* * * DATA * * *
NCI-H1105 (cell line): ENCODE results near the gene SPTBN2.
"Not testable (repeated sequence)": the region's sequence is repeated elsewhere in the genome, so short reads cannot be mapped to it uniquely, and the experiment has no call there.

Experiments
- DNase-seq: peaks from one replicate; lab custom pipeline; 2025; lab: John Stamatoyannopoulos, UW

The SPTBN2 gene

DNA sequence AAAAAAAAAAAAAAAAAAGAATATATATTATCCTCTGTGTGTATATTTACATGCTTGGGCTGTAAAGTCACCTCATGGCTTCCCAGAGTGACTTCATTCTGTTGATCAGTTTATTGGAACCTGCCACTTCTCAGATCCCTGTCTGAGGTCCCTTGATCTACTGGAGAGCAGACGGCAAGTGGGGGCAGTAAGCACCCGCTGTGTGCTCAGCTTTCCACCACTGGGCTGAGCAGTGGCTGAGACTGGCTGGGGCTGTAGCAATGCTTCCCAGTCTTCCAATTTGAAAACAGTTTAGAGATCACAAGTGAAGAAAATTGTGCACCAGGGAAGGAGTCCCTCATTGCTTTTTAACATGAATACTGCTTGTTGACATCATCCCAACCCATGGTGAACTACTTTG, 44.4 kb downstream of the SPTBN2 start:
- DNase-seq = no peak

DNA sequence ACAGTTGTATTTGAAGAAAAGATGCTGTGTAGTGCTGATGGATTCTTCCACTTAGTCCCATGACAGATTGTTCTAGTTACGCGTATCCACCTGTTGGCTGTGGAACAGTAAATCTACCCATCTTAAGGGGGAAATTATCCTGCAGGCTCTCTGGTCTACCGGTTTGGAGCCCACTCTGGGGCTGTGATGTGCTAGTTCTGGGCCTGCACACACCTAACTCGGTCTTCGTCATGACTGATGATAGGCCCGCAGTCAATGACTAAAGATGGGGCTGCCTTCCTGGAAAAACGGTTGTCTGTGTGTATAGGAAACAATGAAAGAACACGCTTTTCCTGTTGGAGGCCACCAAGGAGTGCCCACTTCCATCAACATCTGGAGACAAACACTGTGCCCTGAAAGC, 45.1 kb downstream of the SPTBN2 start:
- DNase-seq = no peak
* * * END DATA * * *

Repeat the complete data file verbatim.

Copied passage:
NCI-H1105 (cell line): ENCODE results near the gene SPTBN2.
"Not testable (repeated sequence)": the region's sequence is repeated elsewhere in the genome, so short reads cannot be mapped to it uniquely, and the experiment has no call there.

Experiments
- DNase-seq: peaks from one replicate; lab custom pipeline; 2025; lab: John Stamatoyannopoulos, UW

The SPTBN2 gene

DNA sequence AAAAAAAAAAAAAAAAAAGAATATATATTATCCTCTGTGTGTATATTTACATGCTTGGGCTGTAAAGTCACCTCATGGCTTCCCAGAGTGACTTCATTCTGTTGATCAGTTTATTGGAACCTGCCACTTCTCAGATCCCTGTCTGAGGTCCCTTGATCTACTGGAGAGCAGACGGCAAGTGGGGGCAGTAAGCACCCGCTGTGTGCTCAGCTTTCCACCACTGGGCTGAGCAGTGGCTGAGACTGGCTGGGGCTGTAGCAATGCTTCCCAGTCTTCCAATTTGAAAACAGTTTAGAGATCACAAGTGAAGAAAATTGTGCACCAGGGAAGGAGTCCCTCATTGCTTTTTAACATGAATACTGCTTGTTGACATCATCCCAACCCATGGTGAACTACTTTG, 44.4 kb downstream of the SPTBN2 start:
- DNase-seq = no peak

DNA sequence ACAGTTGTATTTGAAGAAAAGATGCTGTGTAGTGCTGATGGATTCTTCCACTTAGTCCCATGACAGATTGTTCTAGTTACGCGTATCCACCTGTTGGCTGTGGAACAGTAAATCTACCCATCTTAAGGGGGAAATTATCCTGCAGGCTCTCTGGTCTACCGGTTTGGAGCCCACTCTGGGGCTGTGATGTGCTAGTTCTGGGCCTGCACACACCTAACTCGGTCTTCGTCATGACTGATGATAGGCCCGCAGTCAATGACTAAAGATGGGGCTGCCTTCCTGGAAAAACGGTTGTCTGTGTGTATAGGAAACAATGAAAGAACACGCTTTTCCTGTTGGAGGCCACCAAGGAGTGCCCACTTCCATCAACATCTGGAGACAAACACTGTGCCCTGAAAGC, 45.1 kb downstream of the SPTBN2 start:
- DNase-seq = no peak